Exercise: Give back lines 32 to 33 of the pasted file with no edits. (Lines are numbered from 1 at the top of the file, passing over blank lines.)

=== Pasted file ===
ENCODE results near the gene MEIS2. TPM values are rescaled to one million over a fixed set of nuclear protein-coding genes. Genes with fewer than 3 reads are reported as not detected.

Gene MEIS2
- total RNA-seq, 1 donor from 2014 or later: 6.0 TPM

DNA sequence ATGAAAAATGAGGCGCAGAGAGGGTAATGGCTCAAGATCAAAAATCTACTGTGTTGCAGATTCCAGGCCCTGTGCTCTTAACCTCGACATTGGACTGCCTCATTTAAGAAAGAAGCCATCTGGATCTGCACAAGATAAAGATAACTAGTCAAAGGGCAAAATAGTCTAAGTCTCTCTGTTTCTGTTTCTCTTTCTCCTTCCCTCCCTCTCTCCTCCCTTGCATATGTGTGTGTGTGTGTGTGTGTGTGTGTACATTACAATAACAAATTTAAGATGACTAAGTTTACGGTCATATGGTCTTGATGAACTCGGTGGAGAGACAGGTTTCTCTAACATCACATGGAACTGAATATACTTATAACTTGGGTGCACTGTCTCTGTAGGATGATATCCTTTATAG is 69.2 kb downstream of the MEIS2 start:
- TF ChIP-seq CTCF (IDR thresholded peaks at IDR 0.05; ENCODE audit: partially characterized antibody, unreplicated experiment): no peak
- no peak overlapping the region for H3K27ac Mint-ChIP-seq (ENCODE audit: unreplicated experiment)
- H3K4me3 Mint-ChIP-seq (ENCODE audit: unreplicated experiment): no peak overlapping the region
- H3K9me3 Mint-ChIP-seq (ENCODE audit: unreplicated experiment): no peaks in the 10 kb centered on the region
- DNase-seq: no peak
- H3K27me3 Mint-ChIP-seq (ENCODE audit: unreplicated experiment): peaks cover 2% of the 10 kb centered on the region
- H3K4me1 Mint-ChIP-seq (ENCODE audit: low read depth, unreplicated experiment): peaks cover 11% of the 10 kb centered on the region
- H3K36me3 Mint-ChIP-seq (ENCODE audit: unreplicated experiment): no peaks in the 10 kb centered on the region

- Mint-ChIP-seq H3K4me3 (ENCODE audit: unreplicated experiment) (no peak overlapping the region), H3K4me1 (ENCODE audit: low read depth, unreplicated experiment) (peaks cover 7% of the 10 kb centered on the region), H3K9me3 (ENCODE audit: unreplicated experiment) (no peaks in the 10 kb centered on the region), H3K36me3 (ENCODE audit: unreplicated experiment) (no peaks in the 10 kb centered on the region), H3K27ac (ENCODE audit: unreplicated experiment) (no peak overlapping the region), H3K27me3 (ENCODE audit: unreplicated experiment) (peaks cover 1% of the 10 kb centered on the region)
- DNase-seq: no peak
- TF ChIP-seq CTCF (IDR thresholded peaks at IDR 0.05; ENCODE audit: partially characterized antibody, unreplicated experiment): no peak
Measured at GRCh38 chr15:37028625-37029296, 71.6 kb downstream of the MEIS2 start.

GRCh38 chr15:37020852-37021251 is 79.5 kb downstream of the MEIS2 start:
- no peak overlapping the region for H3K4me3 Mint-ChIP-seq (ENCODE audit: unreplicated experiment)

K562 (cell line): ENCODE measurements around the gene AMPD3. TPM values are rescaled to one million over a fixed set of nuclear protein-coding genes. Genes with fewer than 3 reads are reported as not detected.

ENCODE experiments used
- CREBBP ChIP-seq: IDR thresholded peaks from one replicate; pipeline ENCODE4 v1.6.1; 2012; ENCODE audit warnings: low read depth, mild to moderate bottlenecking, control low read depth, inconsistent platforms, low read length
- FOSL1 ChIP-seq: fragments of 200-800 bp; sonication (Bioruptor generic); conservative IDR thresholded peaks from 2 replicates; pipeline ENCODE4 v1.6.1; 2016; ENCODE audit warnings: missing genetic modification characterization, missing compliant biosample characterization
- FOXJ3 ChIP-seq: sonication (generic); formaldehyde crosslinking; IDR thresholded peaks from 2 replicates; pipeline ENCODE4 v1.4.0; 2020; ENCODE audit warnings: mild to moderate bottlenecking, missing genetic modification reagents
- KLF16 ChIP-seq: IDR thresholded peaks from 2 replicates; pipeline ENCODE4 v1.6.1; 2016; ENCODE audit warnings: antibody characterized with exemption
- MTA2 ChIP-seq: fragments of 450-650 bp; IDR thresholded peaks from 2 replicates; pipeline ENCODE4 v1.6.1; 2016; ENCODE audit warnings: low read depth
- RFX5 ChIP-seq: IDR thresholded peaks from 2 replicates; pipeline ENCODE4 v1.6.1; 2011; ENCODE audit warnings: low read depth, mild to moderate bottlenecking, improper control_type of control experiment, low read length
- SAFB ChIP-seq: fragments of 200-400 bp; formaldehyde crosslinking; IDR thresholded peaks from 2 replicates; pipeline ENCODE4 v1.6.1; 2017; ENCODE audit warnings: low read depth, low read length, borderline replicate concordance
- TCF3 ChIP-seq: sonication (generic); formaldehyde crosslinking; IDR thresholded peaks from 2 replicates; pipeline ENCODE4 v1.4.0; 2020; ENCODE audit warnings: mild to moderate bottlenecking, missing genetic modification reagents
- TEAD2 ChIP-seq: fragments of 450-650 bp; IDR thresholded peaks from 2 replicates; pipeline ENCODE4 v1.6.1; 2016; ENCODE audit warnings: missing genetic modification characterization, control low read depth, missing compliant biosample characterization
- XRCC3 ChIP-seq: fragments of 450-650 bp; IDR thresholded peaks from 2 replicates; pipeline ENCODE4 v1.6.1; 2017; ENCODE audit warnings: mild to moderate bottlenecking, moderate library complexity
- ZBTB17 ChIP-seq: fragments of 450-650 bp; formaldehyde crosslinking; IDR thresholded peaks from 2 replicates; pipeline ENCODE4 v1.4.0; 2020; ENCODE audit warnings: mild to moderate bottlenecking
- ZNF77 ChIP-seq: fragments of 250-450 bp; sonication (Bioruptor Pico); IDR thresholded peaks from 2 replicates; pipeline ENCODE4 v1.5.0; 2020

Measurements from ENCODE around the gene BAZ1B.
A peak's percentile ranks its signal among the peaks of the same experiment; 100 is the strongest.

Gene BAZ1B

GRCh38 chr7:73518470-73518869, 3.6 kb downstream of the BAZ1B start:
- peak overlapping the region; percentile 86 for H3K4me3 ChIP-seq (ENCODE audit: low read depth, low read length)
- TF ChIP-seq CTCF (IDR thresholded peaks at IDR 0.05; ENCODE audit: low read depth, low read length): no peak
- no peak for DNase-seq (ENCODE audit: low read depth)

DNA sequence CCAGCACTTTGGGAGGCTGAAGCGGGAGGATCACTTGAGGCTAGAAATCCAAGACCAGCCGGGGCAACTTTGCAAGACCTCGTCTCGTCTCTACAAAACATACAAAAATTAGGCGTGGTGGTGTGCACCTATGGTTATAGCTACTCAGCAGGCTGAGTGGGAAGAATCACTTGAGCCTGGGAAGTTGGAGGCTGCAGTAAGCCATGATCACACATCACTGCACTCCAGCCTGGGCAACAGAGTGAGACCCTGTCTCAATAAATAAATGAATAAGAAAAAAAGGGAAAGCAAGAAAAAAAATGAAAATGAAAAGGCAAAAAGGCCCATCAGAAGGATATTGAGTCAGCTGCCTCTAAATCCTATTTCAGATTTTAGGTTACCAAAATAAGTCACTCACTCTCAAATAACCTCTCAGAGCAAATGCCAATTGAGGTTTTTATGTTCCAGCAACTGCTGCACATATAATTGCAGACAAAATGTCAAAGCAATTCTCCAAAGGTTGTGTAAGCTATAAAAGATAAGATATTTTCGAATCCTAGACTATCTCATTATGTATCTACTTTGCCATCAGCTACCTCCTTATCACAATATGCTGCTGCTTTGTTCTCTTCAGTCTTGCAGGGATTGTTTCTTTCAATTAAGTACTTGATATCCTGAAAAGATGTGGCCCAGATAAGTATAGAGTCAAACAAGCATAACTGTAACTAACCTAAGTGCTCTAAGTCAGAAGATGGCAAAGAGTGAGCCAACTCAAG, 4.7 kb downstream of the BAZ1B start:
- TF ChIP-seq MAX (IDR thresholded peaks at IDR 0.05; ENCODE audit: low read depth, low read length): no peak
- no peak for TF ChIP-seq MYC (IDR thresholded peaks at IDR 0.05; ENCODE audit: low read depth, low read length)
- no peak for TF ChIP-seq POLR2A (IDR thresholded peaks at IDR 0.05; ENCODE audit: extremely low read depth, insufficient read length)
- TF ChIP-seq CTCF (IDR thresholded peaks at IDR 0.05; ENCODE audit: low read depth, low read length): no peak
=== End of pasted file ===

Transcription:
- ZNF77 ChIP-seq: fragments of 250-450 bp; sonication (Bioruptor Pico); IDR thresholded peaks from 2 replicates; pipeline ENCODE4 v1.5.0; 2020

Measurements from ENCODE around the gene BAZ1B.